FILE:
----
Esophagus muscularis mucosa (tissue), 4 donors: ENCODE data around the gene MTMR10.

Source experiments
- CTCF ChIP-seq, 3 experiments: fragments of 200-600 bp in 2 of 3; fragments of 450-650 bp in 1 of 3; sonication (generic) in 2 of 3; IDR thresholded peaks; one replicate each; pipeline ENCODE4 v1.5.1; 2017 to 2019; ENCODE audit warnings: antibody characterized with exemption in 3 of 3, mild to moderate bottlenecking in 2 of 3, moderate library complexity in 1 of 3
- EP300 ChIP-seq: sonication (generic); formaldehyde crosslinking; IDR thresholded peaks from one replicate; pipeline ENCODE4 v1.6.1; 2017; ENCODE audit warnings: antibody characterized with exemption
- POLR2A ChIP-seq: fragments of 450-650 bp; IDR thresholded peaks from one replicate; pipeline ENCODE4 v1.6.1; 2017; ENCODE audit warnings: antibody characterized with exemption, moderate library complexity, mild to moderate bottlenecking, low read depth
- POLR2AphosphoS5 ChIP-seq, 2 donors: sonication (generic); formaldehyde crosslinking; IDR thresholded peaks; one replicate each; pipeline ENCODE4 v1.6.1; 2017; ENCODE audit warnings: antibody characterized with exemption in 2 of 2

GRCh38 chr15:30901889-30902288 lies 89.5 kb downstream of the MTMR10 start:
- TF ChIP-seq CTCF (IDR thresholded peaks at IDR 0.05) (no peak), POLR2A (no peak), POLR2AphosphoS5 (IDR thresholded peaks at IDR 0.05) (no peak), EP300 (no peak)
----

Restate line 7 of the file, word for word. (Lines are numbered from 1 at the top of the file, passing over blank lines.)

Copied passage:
GRCh38 chr15:30901889-30902288 lies 89.5 kb downstream of the MTMR10 start: